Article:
state, which has a beneficial interest in the property. The law clearly
and specifically outlines the requirements and exceptions to those requirements
for transfer, sale or leaseback of state property.
Jury concurs with Legislative Counsel of California and the Department
of General Services. Although it is lawful for the school district to
create a foundation for purposes of raising funds for specific needs,
a school district is prohibited from transferring district assets to a
private foundation to achieve those purposes.
Salada Union School District
Response: The Laguna Salada Union School District Board of Trustees disagrees in part with the finding. In particular, the tone taken toward the school district in the report, which utilizes words such as "scheme", "subvert" and "blatant" to describe the efforts of this Board decries the Board's sole focus to use every available resource to further the educational mission of our district. We also believe that the legislative counsel's opinion is based on incomplete facts. The Laguna Salada Union School District has received opinions from two different law firms, and it is the Board of Trustees' understanding that there has been no case law limiting a district's ability to utilize its assets in this way. However, the Board acknowledges that this is a grey area in the law. Thus, it is important to note that: (1) the district has and continues to follow advice from counsel on this matter, (2) no property has been transferred into the Foundation, and (3) the Board intends to follow Education Code and per the resolution adopted July 31, 2002 will not implement deceased attorney Godino's plan at this time in order to give the governing Board further opportunity to study the matter.
The Laguna Salada Union School District Board of Trustees regrets that the funding provided by the State of California is so inadequate as to prompt a district to investigate alternatives to be able to fully fund a strong educational program for the students in that particular district. In San Mateo County alone, the disparity between districts is extreme. Due to funding differences developed by the state legislature, neighboring school districts receive up to $500 or more per child per year than the Laguna Salada Union School District. This disparity is the cause for a responsible school board that has broad powers to address the needs of students to investigate alternative funding options.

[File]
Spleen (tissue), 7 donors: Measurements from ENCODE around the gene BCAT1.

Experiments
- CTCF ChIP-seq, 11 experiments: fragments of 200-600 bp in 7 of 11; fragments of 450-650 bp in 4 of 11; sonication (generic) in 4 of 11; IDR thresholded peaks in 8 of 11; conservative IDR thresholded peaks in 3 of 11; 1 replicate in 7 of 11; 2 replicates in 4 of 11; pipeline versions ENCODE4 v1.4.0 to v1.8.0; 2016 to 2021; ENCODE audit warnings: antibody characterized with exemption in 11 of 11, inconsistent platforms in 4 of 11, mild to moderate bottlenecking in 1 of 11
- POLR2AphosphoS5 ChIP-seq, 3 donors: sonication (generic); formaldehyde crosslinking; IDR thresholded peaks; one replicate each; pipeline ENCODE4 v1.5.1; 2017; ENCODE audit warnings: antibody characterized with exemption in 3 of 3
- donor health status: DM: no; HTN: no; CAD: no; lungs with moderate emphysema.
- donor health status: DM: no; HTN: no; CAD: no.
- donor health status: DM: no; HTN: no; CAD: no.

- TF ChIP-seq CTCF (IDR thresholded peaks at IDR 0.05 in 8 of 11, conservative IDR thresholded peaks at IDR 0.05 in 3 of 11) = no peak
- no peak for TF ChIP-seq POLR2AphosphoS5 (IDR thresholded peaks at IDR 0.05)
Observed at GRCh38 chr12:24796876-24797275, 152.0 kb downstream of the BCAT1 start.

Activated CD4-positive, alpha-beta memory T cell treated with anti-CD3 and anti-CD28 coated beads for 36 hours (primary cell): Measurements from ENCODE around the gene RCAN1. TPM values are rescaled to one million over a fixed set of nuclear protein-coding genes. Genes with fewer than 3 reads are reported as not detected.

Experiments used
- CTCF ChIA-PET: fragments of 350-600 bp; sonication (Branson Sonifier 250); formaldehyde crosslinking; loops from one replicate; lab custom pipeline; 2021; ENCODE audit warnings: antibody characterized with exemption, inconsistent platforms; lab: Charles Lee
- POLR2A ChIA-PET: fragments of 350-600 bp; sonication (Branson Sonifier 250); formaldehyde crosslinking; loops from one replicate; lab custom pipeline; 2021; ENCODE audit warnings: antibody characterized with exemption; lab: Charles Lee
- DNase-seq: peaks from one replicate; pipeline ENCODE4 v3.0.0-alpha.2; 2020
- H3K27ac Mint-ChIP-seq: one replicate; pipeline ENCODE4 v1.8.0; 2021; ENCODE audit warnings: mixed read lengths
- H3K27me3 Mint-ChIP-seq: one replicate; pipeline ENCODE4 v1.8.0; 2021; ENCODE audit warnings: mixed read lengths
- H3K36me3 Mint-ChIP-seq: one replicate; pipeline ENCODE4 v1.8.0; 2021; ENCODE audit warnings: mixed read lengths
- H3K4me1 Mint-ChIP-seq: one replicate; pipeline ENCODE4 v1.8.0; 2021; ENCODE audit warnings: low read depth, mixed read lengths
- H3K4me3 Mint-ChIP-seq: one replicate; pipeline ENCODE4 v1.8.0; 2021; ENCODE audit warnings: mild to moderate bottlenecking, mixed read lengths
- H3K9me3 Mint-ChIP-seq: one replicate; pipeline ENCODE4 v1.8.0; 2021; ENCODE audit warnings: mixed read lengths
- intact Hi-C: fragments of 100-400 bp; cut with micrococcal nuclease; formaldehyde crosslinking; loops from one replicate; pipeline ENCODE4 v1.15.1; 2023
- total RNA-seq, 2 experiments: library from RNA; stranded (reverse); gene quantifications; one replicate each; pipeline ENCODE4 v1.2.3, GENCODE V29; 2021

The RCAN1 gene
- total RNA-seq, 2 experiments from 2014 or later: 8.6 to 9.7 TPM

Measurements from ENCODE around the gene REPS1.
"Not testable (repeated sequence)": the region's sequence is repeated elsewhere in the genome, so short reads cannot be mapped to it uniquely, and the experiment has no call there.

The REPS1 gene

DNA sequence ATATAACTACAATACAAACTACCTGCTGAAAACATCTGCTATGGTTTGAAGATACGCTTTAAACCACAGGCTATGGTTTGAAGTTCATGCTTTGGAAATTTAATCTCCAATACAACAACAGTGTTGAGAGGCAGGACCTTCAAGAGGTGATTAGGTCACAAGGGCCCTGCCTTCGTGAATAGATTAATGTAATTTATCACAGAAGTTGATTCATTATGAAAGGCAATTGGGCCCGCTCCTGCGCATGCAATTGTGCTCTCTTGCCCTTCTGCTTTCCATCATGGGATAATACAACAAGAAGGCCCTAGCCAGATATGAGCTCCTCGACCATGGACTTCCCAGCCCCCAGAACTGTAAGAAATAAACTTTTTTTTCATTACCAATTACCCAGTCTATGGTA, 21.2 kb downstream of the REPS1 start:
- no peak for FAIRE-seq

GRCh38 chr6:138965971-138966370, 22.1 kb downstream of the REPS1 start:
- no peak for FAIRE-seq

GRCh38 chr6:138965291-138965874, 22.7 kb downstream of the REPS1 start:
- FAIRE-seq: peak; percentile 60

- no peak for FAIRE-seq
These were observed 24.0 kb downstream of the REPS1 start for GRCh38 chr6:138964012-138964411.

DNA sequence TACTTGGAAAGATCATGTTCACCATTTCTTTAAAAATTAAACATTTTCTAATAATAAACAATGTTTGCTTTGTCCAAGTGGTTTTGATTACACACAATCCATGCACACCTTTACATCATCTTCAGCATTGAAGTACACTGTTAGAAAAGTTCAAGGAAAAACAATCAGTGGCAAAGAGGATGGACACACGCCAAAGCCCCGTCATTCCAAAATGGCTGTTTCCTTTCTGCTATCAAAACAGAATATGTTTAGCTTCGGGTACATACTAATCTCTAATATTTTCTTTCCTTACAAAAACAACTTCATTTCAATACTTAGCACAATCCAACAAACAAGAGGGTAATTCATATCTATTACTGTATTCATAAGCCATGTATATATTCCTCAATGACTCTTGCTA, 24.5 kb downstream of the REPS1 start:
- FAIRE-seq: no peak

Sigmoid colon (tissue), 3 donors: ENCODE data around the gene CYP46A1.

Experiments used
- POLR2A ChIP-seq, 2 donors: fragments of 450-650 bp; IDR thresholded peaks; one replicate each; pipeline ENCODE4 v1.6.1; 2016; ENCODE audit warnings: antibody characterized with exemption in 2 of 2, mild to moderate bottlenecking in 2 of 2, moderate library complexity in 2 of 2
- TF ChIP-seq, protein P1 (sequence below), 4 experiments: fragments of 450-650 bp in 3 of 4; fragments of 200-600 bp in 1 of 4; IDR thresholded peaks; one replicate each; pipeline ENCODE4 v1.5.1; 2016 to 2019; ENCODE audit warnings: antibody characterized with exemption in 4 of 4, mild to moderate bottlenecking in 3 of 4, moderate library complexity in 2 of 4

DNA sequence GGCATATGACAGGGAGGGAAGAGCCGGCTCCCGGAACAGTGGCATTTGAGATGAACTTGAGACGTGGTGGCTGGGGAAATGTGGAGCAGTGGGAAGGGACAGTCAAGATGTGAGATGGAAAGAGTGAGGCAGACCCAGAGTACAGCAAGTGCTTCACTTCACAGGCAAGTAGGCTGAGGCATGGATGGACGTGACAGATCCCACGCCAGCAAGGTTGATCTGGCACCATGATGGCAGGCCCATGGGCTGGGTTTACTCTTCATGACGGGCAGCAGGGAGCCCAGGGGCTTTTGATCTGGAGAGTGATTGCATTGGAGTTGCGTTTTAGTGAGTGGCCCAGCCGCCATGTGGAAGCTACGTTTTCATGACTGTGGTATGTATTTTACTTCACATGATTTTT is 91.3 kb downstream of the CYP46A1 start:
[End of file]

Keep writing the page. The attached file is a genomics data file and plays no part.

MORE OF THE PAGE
In a perfect world, each school district in the State of California would receive sufficient funding to provide an outstanding educational program for every child in its district. Even in our not so perfect world, many state legislators and governors have found ways to support education to such a degree that the children in their states receive twice as much funding every year to support their educational endeavors than the State of California finds itself able to legislate.
It may turn our
that there will be some restrictions on the way the Laguna Salada Union
School District Board of Trustees can manage the sale of school property
for the educational purposes in the district. That would be a shame.
Every penny that is not available to support excellent facilities and
excellent programs in a flexible and meaningful manner is a limitation
that is unneeded. Rather than focusing on one district's attempt to
address its financial needs for educational excellence, the Laguna Salada
Union School District Board of Trustees suggests the Grand Jury focus
on the inequities of funding throughout the State of California - not
to have less for any district, but to make the State of California in
the top 10% of funding per student in the United States. That goal is
where all people should be focusing their attention.